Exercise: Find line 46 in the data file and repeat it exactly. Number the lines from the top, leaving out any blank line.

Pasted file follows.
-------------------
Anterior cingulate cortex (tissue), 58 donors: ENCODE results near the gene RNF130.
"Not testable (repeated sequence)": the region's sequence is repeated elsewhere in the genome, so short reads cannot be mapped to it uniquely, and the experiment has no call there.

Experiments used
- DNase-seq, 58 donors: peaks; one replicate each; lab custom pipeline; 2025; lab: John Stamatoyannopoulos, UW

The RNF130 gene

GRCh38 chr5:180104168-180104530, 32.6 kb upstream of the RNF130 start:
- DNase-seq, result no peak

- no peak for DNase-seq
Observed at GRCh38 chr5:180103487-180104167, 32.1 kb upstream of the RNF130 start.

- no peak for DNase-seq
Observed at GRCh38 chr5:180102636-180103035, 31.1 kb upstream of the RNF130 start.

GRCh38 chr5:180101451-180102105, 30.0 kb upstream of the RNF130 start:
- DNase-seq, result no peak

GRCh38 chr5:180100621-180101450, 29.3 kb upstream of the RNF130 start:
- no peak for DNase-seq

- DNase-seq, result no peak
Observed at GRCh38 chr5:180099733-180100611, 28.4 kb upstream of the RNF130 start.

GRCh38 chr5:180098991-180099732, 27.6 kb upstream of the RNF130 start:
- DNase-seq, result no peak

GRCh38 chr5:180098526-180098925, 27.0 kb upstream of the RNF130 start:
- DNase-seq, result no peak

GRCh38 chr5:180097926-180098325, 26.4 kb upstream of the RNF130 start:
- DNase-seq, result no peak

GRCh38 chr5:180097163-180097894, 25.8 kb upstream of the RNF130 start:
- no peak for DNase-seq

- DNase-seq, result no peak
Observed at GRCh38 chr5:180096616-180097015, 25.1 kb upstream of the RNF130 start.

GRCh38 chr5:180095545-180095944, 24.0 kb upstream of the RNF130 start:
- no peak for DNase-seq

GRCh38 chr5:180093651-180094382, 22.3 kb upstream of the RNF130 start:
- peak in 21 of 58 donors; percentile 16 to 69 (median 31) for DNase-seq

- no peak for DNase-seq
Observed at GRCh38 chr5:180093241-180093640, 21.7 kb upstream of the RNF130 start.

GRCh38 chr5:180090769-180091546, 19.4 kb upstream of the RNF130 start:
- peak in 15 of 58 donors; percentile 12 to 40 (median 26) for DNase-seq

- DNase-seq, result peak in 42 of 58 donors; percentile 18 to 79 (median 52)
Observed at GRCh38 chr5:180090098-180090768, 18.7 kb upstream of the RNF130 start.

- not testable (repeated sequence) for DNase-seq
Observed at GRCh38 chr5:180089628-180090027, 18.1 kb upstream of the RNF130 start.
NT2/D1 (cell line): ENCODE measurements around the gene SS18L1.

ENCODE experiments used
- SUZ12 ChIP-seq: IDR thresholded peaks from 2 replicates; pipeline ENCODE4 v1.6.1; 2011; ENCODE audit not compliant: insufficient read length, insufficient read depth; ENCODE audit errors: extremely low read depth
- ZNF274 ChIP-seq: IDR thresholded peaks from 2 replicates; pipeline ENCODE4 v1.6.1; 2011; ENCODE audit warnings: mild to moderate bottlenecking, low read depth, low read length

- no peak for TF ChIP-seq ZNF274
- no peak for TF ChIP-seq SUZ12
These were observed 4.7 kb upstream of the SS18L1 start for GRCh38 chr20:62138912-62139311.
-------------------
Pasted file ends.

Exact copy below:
These were observed 4.7 kb upstream of the SS18L1 start for GRCh38 chr20:62138912-62139311.